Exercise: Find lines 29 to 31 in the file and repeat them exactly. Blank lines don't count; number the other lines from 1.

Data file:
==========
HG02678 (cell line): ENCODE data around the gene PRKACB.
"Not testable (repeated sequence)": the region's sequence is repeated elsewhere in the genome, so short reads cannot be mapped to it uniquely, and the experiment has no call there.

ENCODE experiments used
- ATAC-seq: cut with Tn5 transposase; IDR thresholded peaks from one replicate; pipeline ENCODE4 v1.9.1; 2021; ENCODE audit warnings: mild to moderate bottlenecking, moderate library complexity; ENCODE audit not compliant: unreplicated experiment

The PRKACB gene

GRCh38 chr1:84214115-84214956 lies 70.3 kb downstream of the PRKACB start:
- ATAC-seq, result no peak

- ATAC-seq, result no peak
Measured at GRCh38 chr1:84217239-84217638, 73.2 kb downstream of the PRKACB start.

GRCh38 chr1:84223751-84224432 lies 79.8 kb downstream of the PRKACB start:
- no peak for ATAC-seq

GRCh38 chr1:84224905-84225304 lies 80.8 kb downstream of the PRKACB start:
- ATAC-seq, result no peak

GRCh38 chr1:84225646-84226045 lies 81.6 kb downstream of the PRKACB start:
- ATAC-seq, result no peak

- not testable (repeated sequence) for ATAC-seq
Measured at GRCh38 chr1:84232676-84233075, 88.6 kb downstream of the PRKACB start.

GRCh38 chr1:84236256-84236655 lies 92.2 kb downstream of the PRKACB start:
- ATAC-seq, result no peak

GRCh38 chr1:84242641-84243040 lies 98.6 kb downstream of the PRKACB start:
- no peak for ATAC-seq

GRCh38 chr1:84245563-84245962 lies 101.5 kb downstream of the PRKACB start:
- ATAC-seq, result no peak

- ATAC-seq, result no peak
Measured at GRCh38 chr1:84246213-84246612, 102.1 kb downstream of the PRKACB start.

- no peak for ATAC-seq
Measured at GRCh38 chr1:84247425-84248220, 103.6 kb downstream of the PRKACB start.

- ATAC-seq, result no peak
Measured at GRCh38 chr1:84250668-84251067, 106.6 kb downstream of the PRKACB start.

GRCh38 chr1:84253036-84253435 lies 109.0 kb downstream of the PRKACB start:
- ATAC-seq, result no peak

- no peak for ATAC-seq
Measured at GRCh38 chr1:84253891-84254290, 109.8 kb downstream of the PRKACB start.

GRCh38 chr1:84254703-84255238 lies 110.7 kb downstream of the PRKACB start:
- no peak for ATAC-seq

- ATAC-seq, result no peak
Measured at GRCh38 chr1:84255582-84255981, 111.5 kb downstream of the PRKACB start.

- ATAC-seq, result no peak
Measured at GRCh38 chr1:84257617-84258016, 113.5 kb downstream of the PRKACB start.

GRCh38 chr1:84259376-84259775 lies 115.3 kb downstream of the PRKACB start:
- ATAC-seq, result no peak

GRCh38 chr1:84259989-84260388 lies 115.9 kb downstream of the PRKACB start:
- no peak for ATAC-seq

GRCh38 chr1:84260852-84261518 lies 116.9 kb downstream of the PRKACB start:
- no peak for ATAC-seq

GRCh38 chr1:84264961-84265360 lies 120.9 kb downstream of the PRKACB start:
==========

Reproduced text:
Measured at GRCh38 chr1:84250668-84251067, 106.6 kb downstream of the PRKACB start.

GRCh38 chr1:84253036-84253435 lies 109.0 kb downstream of the PRKACB start:
- ATAC-seq, result no peak